Good Curling and Other Unexpected Lessons

curlingDuring the 2006 Winter Olympics, my husband and I stumbled upon the sport of curling and have been hooked ever since. This winter, we decided to learn to curl.

Each curling game starts and ends with a handshake and the phrase “good curling.” Whether you won or lost, the enjoyment of being with others and playing together is the most important part of the game. While we tried to keep balance on a sheet of ice with a Teflon sole on our shoes or “throw” a 44 pound granite rock so that it stops exactly where intended, I learned a lot about the church and community. Yes, that’s right.  I said curling has taught me a lot about what the body of Christ should exemplify. Here are three powerful yet simple lessons the church can learn from curling.

PASSION. Curlers are passionate about their sport. You may as well call them curling evangelists for how much they love the game and want everyone else to enjoy it too. Curlers believe this is one of the best winter sports and want to share the joy they have found. Not only do they say join us and discover for yourself how wonderful the workout, the strategy, and the community are, they also make room for you on their team.

Am I that passionate about Jesus and share the joy I have found in being his beloved child? Do I make room for someone new so they can experience this joy too?

ACCEPTANCE. After the game is over, curlers sit together around a table, enjoying conversation and some drinks. They talk about the game, complimenting one another on great shots or take-outs. Someone might share where he or she is struggling and encouragement and/or suggestions for improvement abound. This is an equal playing field of sorts where participants are not scrutinized or judged by age, vocation, status, or income. A doctor and a part-time crossing guard, a recent college graduate and retiree, a first-time curler and someone who has been curling for decades, sit side by side as equals, getting to know one another and enjoying their time together.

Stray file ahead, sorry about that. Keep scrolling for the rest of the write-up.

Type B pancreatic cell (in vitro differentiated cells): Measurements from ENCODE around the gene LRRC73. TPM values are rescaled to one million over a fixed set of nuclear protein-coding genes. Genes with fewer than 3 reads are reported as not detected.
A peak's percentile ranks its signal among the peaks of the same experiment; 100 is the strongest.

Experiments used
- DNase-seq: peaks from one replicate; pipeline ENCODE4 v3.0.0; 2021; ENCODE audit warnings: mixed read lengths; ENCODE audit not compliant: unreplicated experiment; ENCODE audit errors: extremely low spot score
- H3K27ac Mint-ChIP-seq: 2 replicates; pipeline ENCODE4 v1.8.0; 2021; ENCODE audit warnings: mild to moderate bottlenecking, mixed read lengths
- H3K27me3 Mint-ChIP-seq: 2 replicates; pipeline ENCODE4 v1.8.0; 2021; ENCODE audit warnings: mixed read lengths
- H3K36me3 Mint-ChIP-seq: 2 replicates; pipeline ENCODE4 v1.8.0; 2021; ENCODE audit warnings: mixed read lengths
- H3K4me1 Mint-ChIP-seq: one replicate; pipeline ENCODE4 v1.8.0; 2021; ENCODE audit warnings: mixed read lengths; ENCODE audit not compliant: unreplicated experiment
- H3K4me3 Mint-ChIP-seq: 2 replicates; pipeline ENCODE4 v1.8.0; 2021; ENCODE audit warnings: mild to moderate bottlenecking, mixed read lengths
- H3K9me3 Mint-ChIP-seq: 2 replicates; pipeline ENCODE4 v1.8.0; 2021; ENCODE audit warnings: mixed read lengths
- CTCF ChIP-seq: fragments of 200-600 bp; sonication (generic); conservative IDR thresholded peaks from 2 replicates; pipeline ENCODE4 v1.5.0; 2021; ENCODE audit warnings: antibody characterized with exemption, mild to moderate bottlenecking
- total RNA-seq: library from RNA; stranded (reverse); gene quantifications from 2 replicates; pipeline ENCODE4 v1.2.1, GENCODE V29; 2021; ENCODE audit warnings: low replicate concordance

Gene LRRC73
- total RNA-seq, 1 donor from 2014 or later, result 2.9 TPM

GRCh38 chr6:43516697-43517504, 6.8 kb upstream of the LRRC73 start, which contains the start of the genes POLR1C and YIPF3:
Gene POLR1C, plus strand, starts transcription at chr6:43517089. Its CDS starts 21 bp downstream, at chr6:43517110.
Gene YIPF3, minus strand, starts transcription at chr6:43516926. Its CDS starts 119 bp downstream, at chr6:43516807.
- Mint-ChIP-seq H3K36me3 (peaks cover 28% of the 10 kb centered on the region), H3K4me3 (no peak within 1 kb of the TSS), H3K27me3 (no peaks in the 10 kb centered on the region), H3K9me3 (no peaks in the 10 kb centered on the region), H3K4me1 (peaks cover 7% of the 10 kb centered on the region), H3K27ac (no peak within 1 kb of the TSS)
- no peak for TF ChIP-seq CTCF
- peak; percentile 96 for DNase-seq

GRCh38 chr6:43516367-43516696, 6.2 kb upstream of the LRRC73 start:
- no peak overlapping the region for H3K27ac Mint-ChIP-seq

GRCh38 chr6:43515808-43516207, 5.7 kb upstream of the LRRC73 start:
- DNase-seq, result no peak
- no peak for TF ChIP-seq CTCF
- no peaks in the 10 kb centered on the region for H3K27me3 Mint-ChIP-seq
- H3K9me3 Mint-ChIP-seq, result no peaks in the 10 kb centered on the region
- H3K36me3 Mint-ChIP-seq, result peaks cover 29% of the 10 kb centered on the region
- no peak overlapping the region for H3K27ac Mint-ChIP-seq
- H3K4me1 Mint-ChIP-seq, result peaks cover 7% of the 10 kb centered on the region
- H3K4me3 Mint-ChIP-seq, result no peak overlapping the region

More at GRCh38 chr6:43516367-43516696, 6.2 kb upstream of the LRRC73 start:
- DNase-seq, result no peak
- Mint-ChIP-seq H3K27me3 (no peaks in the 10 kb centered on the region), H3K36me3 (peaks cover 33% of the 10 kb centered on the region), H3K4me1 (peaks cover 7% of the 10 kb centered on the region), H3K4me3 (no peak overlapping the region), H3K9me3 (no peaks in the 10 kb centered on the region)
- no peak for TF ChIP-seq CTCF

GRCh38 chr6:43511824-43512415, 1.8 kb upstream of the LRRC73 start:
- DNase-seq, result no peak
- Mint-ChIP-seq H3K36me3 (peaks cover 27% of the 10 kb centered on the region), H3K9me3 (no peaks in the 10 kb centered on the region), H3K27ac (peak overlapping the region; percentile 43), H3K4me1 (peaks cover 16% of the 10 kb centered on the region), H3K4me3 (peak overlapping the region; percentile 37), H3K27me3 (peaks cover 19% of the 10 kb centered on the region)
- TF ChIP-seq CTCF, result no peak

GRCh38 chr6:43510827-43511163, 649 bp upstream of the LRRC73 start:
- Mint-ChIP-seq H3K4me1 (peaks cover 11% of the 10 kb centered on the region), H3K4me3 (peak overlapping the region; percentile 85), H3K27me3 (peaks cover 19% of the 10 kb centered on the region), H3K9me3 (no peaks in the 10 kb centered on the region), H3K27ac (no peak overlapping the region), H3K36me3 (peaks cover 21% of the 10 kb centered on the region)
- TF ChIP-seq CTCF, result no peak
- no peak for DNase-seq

Do I accept people who are different from me? Do I welcome those who might have voted differently, look differently, or live differently to sit and talk with me?

GRACE. Everyone remembers that, at some point, they fell. While it’s part of curling, a slip on the ice can be quite serious and no one wants that to happen to anyone. This sport requires some coordination which, in order to accomplish, takes time and practice. We remember what it was like the first time we tried to curl, so there is grace that abounds and permeates each encounter. While curlers are fiercely competitive, the person is more important than the game, and a bad shot is not held against you.

Do I remember my own brokenness and have grace for others struggling on life’s journey? Or, am I more concerned about their struggle and fall similar to how a bad shot impacts a game?

I am writing this as I sit with a tired body, sore muscles, and a heating pad. While I am feeling a little pain right now, I can’t wait to get back out and try some more curling. How passionate are we, the church, to experience some discomfort to make space for someone new, graciously sharing the love of Jesus Christ?

As Christians, are we as eager for “good church” as some are for “good curling”?

Image provided by and is public domain.
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